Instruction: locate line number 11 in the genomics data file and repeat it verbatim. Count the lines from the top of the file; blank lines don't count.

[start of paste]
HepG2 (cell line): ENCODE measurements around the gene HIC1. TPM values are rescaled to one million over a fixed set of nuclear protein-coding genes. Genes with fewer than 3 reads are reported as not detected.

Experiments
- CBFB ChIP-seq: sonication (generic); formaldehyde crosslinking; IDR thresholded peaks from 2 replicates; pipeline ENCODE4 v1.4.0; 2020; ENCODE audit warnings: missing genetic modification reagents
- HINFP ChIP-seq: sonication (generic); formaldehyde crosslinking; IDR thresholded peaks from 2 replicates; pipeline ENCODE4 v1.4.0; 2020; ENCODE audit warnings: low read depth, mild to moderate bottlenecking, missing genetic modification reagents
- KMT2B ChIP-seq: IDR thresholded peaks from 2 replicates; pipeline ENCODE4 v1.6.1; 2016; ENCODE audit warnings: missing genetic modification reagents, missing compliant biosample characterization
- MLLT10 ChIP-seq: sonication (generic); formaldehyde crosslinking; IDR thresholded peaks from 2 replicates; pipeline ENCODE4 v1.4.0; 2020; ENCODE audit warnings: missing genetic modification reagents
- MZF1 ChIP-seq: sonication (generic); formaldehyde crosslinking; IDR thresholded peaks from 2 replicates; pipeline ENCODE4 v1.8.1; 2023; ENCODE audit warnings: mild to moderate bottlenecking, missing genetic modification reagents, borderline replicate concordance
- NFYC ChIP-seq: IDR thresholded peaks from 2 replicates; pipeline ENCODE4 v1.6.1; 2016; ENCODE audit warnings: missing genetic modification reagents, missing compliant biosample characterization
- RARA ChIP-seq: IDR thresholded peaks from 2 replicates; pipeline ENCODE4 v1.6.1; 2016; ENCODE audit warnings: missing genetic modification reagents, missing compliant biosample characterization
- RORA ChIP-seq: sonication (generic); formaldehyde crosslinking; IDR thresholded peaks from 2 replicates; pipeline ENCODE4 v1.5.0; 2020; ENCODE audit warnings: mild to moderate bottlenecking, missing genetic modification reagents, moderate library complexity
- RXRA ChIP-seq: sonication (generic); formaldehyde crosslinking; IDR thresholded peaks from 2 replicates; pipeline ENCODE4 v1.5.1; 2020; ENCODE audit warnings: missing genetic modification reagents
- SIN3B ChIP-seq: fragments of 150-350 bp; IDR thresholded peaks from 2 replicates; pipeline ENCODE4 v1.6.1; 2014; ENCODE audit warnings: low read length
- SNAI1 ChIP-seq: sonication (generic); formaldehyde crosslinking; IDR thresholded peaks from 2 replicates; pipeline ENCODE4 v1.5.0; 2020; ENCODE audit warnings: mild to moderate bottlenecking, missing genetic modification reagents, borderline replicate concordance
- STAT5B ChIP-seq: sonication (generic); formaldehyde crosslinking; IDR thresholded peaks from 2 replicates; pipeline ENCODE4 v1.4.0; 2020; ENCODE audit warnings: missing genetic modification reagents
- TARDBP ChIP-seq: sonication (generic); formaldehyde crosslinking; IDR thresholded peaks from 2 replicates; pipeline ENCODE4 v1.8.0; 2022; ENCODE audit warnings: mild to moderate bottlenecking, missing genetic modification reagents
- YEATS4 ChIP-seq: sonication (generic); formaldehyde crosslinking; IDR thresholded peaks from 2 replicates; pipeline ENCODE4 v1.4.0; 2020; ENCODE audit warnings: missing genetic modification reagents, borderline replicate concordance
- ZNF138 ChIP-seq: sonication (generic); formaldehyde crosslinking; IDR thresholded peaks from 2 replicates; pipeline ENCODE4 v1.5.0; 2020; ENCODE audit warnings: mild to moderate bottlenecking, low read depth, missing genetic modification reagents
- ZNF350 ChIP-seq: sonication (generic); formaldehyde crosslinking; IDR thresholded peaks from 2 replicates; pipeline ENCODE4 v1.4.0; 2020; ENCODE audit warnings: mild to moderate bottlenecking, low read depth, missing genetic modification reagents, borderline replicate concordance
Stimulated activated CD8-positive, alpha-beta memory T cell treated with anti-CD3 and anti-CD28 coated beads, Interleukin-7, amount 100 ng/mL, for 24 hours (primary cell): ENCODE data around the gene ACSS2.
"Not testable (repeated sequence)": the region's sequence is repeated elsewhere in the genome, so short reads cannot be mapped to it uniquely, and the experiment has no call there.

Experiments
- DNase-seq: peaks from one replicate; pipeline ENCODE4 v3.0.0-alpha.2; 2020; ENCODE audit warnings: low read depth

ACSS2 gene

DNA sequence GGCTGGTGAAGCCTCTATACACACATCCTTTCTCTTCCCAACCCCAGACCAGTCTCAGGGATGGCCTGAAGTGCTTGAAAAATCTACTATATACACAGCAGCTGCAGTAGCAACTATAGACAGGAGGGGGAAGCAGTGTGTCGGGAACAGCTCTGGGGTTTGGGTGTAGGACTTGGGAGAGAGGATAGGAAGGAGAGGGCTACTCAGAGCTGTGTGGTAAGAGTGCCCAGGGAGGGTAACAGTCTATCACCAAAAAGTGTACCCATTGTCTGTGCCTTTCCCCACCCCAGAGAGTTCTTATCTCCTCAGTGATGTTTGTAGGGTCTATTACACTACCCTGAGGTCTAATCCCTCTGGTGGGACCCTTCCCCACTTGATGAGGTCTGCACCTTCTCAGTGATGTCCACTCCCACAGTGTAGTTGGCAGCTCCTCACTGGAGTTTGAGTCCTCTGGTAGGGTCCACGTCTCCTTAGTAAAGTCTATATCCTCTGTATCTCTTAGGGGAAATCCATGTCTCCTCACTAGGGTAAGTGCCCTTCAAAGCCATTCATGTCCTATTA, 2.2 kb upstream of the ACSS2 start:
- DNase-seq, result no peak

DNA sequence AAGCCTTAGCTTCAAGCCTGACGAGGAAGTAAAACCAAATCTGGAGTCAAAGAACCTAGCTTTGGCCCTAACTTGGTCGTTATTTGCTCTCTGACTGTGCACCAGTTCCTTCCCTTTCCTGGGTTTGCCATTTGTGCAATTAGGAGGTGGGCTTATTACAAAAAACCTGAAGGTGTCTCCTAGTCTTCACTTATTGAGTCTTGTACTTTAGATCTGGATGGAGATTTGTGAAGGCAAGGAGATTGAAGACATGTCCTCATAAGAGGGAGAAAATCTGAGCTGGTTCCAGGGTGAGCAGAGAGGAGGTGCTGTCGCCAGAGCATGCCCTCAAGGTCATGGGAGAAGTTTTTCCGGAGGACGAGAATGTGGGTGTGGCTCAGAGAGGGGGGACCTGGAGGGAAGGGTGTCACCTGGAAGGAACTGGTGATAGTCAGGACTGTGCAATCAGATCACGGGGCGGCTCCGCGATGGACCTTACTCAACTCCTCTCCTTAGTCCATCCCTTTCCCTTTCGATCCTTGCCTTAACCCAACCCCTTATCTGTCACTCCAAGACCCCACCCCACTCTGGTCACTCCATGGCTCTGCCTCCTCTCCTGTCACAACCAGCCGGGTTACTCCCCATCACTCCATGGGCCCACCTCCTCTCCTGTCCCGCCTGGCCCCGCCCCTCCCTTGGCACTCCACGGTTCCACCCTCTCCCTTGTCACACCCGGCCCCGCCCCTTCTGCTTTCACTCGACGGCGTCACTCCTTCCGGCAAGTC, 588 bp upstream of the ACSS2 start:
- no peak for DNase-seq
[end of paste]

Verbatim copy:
- RXRA ChIP-seq: sonication (generic); formaldehyde crosslinking; IDR thresholded peaks from 2 replicates; pipeline ENCODE4 v1.5.1; 2020; ENCODE audit warnings: missing genetic modification reagents